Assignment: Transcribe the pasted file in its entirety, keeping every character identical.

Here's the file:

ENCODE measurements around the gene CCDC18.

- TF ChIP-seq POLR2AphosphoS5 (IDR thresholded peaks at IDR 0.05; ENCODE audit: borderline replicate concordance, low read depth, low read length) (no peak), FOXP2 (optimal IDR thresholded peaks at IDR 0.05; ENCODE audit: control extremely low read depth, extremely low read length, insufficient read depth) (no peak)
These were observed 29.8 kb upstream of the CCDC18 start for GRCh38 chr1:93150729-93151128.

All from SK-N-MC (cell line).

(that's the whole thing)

ENCODE measurements around the gene CCDC18.

- TF ChIP-seq POLR2AphosphoS5 (IDR thresholded peaks at IDR 0.05; ENCODE audit: borderline replicate concordance, low read depth, low read length) (no peak), FOXP2 (optimal IDR thresholded peaks at IDR 0.05; ENCODE audit: control extremely low read depth, extremely low read length, insufficient read depth) (no peak)
These were observed 29.8 kb upstream of the CCDC18 start for GRCh38 chr1:93150729-93151128.

All from SK-N-MC (cell line).